I was just at the Acme in Jenkintown, sent there to do some last-minute shopping required for Christmas Eve dinner. Sent there through a pissing rain, a rain with the added insult of being a glorious snowstorm ten degrees too warm. The Acme was crowded, frantic. I was able to locate the odds and ends on my list, and then parked myself in a checkout line, one of many cows in the corral.
It was then that I thought of David Foster Wallace.
Wallace was a writer of enormous talent and intelligence who killed himself in 2008 as a result of chronic depression. I am not an expert on his life or his work. He has lodged himself in my soul for two reasons: his tragic demise, and a famous commencement address he gave two years before he died. Speaking to an audience at Kenyon College, he takes a crack at the old chestnut: what is a liberal arts education for? “You get to consciously decide what has meaning and what doesn’t. You get to decide what to worship,” he tells his audience, towards the end of this extraordinary speech.
But before then, he describes a trip to a supermarket, much like the one I had a couple of hours ago. In brilliant and entertaining style, he challenges us to become aware of our “default setting” – the way we perceive what’s in front of us, the way we interpret our own experience, the way we pass judgments and opinions without even realizing it. This passage in this speech is a call to outrageous empathy:
. . . you can choose to look differently at this fat, dead-eyed, over-made-up lady who just screamed at her kid in the checkout line. Maybe she’s not usually like this. Maybe she’s been up three straight nights holding the hand of a husband who is dying of bone cancer. Or maybe this very lady is the low wage clerk at the motor vehicle department, who just yesterday helped your spouse resolve a horrific, infuriating, red-tape problem through some small act of bureaucratic kindness. Of course, none of this is likely, but it’s also not impossible. It just depends what you what to consider. If you’re automatically sure that you know what reality is, and you are operating on your default setting, then you, like me, probably won’t consider possibilities that aren’t annoying and miserable. But if you really learn how to pay attention, then you will know there are other options. It will actually be within your power to experience a crowded, hot, slow, consumer-hell type situation as not only meaningful, but sacred, on fire with the same force that made the stars: love, fellowship, the mystical oneness of all things deep down.
And I am reminded of another “fat lady” described some 50 years before Wallace wrote his address, this one by J.D. Salinger from his novel Franny and Zooey. I have used the section this passage is from as an audition monologue for many years:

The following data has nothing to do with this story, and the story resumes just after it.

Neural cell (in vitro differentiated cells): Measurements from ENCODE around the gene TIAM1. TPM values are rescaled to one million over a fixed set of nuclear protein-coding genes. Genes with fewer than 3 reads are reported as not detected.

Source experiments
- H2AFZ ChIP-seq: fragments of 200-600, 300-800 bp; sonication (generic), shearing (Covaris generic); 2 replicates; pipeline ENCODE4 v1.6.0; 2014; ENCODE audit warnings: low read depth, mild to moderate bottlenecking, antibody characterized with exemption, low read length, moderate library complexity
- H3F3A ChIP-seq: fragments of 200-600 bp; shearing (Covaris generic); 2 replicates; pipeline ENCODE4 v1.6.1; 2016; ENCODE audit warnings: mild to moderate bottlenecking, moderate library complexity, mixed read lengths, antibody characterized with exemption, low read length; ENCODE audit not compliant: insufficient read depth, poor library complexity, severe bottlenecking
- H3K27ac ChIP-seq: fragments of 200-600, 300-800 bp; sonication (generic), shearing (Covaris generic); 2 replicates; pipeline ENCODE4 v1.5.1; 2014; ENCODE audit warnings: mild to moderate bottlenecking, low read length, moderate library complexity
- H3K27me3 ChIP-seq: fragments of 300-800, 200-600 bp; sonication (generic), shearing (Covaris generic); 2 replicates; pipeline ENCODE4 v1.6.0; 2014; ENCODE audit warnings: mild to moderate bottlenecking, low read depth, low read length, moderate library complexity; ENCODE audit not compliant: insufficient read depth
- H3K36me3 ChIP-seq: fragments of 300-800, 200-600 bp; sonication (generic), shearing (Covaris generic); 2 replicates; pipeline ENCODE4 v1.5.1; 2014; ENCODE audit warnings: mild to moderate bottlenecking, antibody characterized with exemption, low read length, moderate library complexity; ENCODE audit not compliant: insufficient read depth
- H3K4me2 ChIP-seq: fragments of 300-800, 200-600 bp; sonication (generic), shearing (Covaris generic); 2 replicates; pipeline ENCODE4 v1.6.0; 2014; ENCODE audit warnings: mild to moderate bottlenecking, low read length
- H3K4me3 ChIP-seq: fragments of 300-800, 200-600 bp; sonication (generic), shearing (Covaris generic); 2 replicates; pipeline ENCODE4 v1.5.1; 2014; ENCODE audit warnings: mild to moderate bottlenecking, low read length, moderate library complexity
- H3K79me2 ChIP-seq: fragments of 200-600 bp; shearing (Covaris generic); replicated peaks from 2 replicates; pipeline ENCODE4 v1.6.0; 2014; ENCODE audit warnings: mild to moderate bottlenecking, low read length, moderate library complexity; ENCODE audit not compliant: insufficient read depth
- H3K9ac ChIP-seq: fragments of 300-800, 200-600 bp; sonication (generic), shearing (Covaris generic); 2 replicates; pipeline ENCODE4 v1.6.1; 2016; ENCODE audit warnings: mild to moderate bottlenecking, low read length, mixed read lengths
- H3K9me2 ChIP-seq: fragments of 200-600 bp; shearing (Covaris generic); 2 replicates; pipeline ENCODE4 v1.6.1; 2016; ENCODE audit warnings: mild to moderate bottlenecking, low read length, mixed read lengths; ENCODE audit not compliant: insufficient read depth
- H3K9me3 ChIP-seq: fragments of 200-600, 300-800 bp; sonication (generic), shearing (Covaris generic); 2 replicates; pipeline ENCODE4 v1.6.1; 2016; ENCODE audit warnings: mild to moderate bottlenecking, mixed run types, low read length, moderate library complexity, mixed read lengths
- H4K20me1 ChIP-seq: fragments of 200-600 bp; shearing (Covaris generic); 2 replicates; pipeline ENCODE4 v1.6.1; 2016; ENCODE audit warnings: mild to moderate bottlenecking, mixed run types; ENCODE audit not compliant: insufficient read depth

I remember about the fifth time I went on “Wise Child”. I started whining right before the broadcast. Seymore’d told me to shine my shoes just as I was going out the door, I was furious. The studio audience were morons, the announcer was a moron, the sponsors were all morons and I just god damn well wasn’t going to shine my shoes for any of them. He said to shine them anyway. He said to shine them for the Fat Lady. I didn’t know what the hell he was talking about, but he had a very Seymore look on his face, so I did it. I shined my shoes for the Fat Lady every time I went on the air. This terribly clear, clear picture of the Fat Lady formed in my mind. I had her sitting on the porch all day swatting flies, with the radio going full blast from morn till night. I figured the heat was terrible, she probably had cancer and – I don’t know. But I’ll tell you a secret, are you listening? There isn’t anyone out there that isn’t Seymore’s Fat Lady. There isn’t anyone anywhere that isn’t Seymore’s Fat Lady, don’t you know that yet? And don’t you know – don’t you know who that Fat Lady really is? Ah, Buddy. Ah, Buddy. It’s Christ himself. Christ himself, Buddy.
So this post borrows wisdom and brilliance from two writers far greater than I. I share it with you in this season of Advent, in case you get caught in a supermarket, or some other real-life experience, and are able to notice your default setting. Wallace tells you you have a choice – to open yourself to the sacredness of everyday experience, and the potential nobility of all human beings. Salinger invites you into the same sacred landscape, suggesting that the one who suffers, who bears our scorn and even contempt, that one is the messiah, the savior, the one we are called upon to serve.
It’s been a hell of a year for me. In my middle age I am glad to say that the words of dead writers are every bit as real a remedy as a prescription drug, a recovery group, or a prayer. May we all have the grace to forgive, to let go, and to choose to pay attention what has heart and meaning.